Safe havens? Mosque complexes are really fortresses
U.S. forces are engaging in an offensive against Iraqi insurgents in Najaf. The announced goal is to “defeat and destroy” the radical cleric Muqtada al-Sadr’s Mahdi Army.
The American people must hope that is not just a hollow echo of the pledge earlier to “bring to justice” the insurgents who kidnapped, murdered and mutilated four U.S. civilian contractors in Fallujah.
In that campaign, U.S. forces virtually surrounded the insurgents before backing off in observance of a one-sided “cease-fire.”
The murderers were never captured.
The backing away while clearly being in control of the fighting is a tactic far too reminiscent of the war in Vietnam. Far too many U.S. soldiers gave their lives and limbs to win ground that was abandoned a few days later.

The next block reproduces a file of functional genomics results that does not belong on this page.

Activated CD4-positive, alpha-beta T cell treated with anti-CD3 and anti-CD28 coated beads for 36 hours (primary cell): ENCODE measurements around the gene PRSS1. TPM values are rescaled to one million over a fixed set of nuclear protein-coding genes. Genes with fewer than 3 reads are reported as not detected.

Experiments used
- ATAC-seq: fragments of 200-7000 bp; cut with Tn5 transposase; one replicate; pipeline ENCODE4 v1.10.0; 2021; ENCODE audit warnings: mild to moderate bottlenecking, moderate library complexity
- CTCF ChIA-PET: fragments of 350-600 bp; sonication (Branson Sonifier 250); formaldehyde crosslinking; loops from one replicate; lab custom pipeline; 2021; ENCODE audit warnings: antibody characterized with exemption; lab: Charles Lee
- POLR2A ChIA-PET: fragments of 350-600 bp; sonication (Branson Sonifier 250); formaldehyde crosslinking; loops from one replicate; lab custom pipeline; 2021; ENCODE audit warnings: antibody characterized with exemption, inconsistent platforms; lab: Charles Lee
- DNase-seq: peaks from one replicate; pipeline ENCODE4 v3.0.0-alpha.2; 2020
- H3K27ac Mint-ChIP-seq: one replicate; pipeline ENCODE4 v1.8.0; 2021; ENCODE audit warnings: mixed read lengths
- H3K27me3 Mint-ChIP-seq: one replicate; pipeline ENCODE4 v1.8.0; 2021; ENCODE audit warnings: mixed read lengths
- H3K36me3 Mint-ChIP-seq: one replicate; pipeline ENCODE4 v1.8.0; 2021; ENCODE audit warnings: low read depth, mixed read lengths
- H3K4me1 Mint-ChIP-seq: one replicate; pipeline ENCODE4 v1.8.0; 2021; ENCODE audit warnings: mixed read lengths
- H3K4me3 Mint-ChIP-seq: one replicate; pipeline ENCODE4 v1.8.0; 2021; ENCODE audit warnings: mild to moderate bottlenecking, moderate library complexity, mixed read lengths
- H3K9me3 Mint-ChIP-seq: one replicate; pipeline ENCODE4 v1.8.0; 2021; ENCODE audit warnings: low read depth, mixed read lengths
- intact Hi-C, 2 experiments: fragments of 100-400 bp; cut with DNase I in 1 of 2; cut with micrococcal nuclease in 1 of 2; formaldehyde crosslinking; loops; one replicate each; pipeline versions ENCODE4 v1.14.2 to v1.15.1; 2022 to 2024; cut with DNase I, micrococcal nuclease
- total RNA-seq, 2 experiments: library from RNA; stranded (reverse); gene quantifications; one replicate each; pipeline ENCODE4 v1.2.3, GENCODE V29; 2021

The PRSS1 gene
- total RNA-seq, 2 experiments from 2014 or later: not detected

The Iraqi insurgents are taking refuge in cemeteries and in mosque compounds which they insist are “holy places.”
At this juncture, one large cemetery reportedly has been cleared of insurgents by U.S. and Iraqi troops. The mosque complex where some 1,000 members of the Mahdi Army are holed up apparently remains “off limits” to U.S. soldiers.
The option is to let Iraqi forces supporting the coalition flush out the militants holed up there.
The United States should have learned from Korea and Vietnam that limited wars are winless wars.
Mosque compounds used by insurgents firing rifles, mortars and rocket grenades are not “holy places,” they are fortresses. And that transformation is made not by coalition forces but by the insurgents themselves.
They should be dealt with accordingly and with the most effective means available.
Published in Editorials on August 13, 2004 12:42 PM